As it gets closer to the end of the semester, I start to get more questions concerning final exams. The most common question is, “What do you think about allowing students to earn exemptions from finals?”

Overall, I think the practice is counter-productive and should not occur.

Exemptions are generally granted for two reasons, either to encourage students to attend class and/or to do all of their work to maintain a high grade. Many teachers swear that the incentive works in both cases.

However, in spite of the bump to attendance and grades that exemptions may provide, they are bad practice. The primary purpose of a test or assessment is to provide objective instructional data to staff. A final exam provides this data for an entire course (or semester). But if significant numbers of students are exempted from the exam, the data provided is suspect at best. Which would lead me to believe that the staff isn’t using final exam data for instructional purposes. So why exactly are the final exams being administered?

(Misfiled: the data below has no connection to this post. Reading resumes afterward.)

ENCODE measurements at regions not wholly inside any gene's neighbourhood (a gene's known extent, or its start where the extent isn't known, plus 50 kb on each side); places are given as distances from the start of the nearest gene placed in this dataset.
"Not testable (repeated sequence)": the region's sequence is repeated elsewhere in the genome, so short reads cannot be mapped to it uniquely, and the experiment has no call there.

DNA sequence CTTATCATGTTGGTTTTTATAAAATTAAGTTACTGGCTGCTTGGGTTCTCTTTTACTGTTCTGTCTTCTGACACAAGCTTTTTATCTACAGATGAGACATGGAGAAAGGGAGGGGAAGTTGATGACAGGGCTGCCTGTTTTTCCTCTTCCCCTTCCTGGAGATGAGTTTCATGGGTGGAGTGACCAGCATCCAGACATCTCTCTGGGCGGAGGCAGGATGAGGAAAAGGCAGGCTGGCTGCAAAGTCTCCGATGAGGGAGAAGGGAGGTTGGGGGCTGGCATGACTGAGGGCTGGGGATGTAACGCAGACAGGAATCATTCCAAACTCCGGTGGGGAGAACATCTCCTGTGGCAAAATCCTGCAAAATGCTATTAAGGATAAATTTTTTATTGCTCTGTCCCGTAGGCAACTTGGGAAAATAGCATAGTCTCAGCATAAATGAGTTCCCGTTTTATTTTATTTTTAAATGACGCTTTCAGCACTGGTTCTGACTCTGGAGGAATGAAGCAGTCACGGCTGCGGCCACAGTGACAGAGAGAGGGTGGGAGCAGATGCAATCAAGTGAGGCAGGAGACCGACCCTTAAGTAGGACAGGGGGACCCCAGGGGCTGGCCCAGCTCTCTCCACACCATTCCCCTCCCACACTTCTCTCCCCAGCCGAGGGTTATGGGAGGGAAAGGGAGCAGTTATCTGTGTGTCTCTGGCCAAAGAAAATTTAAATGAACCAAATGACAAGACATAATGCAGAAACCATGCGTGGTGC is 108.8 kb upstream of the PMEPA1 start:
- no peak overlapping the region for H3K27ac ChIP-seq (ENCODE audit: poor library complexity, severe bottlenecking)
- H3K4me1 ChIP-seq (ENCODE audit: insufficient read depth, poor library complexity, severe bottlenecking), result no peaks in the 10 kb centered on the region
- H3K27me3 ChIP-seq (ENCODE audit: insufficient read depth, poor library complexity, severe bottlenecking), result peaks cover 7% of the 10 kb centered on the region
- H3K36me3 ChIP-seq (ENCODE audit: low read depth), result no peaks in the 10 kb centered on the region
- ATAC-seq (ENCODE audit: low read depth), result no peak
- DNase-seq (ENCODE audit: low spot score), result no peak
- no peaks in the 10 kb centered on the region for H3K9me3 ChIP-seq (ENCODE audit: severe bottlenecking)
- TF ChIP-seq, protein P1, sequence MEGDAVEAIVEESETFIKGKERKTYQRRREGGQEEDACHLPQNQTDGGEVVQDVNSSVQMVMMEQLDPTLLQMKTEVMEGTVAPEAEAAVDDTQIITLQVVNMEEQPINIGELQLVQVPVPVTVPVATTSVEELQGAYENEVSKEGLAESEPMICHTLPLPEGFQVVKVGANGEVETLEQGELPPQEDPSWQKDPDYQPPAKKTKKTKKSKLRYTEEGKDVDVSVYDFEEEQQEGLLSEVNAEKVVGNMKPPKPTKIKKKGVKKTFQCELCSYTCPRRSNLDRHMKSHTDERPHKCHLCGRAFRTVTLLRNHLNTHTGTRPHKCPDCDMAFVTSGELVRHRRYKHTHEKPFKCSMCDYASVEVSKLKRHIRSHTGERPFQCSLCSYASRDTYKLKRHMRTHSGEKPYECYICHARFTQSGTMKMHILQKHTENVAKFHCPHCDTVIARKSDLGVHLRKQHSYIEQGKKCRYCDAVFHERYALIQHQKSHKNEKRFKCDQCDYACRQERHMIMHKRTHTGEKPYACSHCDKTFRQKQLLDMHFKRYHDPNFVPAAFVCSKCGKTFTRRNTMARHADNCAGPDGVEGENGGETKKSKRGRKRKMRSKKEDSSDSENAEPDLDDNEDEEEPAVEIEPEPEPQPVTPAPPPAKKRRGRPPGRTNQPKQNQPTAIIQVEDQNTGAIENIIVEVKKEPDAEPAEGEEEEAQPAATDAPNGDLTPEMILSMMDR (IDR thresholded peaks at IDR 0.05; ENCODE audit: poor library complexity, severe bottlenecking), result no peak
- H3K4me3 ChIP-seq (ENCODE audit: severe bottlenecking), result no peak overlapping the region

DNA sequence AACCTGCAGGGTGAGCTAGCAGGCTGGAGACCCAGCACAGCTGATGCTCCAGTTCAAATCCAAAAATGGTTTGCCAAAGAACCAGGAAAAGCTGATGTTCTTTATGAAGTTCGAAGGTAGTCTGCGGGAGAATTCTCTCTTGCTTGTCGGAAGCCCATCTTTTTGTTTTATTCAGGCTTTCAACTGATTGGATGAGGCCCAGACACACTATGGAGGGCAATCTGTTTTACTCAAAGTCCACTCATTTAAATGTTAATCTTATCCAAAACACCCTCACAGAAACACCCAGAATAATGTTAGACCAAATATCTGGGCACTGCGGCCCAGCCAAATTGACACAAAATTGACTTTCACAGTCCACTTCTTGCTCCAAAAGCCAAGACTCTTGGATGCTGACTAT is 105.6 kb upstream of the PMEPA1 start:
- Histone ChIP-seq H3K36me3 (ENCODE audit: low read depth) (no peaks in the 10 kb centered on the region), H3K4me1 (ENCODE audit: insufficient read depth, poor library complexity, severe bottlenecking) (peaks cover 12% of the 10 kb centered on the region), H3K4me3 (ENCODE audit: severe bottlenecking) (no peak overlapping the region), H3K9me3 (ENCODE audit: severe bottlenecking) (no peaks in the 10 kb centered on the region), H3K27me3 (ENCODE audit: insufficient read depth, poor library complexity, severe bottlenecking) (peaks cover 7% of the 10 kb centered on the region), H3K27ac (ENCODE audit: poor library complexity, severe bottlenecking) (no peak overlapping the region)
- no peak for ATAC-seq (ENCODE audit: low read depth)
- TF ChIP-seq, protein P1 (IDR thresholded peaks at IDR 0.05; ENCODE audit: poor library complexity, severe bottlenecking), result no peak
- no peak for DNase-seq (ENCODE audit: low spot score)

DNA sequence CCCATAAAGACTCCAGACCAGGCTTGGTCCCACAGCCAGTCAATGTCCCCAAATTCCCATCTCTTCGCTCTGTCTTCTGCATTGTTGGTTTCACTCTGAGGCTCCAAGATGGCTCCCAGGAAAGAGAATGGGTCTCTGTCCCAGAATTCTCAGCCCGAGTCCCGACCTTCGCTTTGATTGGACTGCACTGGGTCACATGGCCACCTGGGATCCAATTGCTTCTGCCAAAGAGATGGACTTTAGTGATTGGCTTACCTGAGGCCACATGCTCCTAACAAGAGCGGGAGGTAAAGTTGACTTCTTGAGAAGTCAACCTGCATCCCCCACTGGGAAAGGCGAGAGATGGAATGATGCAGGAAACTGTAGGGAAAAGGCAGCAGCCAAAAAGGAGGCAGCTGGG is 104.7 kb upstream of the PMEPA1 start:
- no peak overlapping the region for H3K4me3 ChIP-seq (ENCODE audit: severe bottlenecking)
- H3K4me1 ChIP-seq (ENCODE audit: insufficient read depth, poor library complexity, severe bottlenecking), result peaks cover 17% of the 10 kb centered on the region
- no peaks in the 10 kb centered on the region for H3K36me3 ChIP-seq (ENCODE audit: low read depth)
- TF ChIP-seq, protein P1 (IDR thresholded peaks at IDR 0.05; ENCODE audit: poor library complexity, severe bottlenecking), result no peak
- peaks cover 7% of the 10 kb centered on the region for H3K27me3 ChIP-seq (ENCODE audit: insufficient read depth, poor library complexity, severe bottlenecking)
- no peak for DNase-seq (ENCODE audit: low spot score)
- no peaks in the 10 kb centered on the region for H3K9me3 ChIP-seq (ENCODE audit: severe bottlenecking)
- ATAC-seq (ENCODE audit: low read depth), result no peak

Which means that the real question should be, “Do we give a final exam or not?”

If the exam data isn’t being used to inform course level instructional decisions, don’t give one. If the data is being used, make sure that the data set represents the entire class. Then find other ways to encourage students to come to class and turn in their work.

Think. Work. Achieve. Your turn…

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